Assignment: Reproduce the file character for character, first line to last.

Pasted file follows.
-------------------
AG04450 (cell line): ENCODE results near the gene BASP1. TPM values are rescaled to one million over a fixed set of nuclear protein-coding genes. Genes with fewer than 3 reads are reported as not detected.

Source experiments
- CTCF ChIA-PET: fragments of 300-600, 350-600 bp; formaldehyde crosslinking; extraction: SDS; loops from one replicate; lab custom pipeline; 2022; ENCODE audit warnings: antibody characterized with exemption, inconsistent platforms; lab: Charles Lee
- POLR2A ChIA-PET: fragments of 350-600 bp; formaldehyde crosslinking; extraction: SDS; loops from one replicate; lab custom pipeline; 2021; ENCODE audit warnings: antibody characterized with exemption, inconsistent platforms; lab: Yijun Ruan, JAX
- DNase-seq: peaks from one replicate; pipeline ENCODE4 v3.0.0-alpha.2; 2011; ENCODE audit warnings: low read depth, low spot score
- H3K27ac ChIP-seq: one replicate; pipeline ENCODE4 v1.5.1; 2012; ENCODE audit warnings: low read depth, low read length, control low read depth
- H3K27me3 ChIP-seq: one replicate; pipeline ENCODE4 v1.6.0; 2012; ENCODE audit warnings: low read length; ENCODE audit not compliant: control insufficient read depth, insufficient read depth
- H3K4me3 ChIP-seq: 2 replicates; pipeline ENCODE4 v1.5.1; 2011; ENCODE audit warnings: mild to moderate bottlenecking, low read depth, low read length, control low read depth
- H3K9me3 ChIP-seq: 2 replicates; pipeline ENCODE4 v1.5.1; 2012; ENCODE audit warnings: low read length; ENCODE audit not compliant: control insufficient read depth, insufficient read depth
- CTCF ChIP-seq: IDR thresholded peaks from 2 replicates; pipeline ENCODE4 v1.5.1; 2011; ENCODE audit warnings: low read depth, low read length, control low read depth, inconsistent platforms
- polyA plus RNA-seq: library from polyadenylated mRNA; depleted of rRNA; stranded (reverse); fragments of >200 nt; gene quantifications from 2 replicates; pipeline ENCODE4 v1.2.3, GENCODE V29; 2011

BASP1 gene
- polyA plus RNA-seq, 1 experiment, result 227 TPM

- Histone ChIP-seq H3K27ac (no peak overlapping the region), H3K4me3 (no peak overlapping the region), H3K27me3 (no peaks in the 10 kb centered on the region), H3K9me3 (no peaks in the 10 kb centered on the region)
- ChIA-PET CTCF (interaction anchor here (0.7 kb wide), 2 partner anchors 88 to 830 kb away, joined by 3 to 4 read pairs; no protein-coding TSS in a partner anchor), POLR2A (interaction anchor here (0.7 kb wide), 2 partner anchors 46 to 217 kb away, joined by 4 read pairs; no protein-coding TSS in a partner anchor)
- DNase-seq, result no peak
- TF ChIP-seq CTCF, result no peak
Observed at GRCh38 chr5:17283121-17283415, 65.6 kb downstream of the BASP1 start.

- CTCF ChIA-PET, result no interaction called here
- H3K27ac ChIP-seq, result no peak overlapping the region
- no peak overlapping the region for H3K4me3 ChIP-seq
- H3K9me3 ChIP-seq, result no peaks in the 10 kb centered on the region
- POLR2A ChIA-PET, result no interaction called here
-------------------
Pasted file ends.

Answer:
AG04450 (cell line): ENCODE results near the gene BASP1. TPM values are rescaled to one million over a fixed set of nuclear protein-coding genes. Genes with fewer than 3 reads are reported as not detected.

Source experiments
- CTCF ChIA-PET: fragments of 300-600, 350-600 bp; formaldehyde crosslinking; extraction: SDS; loops from one replicate; lab custom pipeline; 2022; ENCODE audit warnings: antibody characterized with exemption, inconsistent platforms; lab: Charles Lee
- POLR2A ChIA-PET: fragments of 350-600 bp; formaldehyde crosslinking; extraction: SDS; loops from one replicate; lab custom pipeline; 2021; ENCODE audit warnings: antibody characterized with exemption, inconsistent platforms; lab: Yijun Ruan, JAX
- DNase-seq: peaks from one replicate; pipeline ENCODE4 v3.0.0-alpha.2; 2011; ENCODE audit warnings: low read depth, low spot score
- H3K27ac ChIP-seq: one replicate; pipeline ENCODE4 v1.5.1; 2012; ENCODE audit warnings: low read depth, low read length, control low read depth
- H3K27me3 ChIP-seq: one replicate; pipeline ENCODE4 v1.6.0; 2012; ENCODE audit warnings: low read length; ENCODE audit not compliant: control insufficient read depth, insufficient read depth
- H3K4me3 ChIP-seq: 2 replicates; pipeline ENCODE4 v1.5.1; 2011; ENCODE audit warnings: mild to moderate bottlenecking, low read depth, low read length, control low read depth
- H3K9me3 ChIP-seq: 2 replicates; pipeline ENCODE4 v1.5.1; 2012; ENCODE audit warnings: low read length; ENCODE audit not compliant: control insufficient read depth, insufficient read depth
- CTCF ChIP-seq: IDR thresholded peaks from 2 replicates; pipeline ENCODE4 v1.5.1; 2011; ENCODE audit warnings: low read depth, low read length, control low read depth, inconsistent platforms
- polyA plus RNA-seq: library from polyadenylated mRNA; depleted of rRNA; stranded (reverse); fragments of >200 nt; gene quantifications from 2 replicates; pipeline ENCODE4 v1.2.3, GENCODE V29; 2011

BASP1 gene
- polyA plus RNA-seq, 1 experiment, result 227 TPM

- Histone ChIP-seq H3K27ac (no peak overlapping the region), H3K4me3 (no peak overlapping the region), H3K27me3 (no peaks in the 10 kb centered on the region), H3K9me3 (no peaks in the 10 kb centered on the region)
- ChIA-PET CTCF (interaction anchor here (0.7 kb wide), 2 partner anchors 88 to 830 kb away, joined by 3 to 4 read pairs; no protein-coding TSS in a partner anchor), POLR2A (interaction anchor here (0.7 kb wide), 2 partner anchors 46 to 217 kb away, joined by 4 read pairs; no protein-coding TSS in a partner anchor)
- DNase-seq, result no peak
- TF ChIP-seq CTCF, result no peak
Observed at GRCh38 chr5:17283121-17283415, 65.6 kb downstream of the BASP1 start.

- CTCF ChIA-PET, result no interaction called here
- H3K27ac ChIP-seq, result no peak overlapping the region
- no peak overlapping the region for H3K4me3 ChIP-seq
- H3K9me3 ChIP-seq, result no peaks in the 10 kb centered on the region
- POLR2A ChIA-PET, result no interaction called here